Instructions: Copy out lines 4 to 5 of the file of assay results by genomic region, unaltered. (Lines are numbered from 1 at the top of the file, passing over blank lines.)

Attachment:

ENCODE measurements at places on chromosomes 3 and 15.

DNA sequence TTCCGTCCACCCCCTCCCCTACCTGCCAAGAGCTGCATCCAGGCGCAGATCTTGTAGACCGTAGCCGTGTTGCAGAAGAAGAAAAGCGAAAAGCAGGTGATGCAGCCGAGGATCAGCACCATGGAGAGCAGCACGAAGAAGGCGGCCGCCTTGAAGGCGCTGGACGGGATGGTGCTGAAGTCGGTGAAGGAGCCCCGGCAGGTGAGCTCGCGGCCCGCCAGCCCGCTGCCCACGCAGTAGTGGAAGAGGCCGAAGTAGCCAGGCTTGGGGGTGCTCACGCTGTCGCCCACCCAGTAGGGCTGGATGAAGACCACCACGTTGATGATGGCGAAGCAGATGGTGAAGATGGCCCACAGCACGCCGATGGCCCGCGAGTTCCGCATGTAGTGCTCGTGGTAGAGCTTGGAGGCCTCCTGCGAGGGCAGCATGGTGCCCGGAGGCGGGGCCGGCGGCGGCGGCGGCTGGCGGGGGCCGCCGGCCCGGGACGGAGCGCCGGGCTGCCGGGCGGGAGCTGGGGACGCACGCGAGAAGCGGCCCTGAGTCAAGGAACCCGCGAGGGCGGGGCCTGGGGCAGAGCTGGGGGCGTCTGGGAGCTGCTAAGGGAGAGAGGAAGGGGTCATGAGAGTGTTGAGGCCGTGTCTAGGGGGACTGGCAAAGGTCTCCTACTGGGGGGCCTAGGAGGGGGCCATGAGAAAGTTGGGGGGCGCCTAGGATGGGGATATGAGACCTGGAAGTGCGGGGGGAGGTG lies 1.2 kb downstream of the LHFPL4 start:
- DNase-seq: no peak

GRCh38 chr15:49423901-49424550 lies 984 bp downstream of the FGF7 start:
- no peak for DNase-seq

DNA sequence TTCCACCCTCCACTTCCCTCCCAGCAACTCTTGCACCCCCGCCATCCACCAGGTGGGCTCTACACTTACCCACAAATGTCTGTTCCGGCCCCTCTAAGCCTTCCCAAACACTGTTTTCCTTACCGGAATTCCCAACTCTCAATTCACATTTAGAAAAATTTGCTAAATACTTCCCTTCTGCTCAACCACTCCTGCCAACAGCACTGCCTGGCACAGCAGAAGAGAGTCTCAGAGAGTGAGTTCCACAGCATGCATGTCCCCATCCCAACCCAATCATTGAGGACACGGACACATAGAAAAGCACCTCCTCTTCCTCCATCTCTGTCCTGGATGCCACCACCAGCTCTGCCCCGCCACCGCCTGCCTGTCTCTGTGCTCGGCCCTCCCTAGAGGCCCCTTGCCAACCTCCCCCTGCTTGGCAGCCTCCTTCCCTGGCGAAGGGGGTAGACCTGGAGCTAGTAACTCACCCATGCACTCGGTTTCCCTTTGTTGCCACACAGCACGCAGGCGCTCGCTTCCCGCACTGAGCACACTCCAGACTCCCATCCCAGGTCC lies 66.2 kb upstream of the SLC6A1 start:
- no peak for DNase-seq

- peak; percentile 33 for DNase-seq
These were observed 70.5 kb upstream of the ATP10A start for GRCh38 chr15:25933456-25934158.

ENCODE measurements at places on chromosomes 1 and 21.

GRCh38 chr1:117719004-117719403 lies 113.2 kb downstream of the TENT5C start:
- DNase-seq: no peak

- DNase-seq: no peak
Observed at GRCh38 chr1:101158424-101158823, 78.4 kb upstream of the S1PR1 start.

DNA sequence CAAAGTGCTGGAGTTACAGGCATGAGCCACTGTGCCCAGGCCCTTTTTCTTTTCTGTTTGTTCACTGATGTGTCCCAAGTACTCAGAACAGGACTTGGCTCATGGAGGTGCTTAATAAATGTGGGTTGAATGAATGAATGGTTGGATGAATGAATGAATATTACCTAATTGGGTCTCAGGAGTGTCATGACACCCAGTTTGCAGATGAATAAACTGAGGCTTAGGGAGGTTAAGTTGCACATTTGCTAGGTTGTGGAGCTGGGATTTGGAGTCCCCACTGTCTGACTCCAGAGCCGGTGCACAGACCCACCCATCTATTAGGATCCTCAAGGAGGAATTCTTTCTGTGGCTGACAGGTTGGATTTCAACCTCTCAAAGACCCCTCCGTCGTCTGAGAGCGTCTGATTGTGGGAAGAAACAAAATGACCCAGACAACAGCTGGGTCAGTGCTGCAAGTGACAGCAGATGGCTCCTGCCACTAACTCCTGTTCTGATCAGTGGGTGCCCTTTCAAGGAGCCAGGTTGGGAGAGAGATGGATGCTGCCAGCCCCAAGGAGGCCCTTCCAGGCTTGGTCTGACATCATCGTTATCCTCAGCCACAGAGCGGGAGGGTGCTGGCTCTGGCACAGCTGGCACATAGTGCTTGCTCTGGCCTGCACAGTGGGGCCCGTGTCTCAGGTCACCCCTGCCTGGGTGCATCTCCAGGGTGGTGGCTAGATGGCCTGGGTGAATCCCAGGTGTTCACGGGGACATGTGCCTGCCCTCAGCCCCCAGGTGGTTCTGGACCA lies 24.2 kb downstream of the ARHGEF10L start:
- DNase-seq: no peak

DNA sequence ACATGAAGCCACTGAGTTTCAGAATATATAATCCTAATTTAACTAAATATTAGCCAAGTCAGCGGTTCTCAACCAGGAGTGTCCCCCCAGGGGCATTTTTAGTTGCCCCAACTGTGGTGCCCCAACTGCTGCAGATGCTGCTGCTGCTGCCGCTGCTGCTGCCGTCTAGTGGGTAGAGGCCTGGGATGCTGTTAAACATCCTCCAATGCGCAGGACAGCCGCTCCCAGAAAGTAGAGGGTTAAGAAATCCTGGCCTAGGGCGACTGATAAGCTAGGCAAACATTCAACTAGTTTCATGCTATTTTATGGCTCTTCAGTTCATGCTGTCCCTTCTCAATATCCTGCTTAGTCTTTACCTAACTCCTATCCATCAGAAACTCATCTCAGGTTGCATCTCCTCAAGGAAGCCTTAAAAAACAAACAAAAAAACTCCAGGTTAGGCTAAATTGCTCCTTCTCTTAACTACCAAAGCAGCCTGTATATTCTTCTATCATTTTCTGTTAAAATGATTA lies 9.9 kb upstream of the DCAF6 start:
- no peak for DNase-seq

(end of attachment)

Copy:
GRCh38 chr15:49423901-49424550 lies 984 bp downstream of the FGF7 start:
- no peak for DNase-seq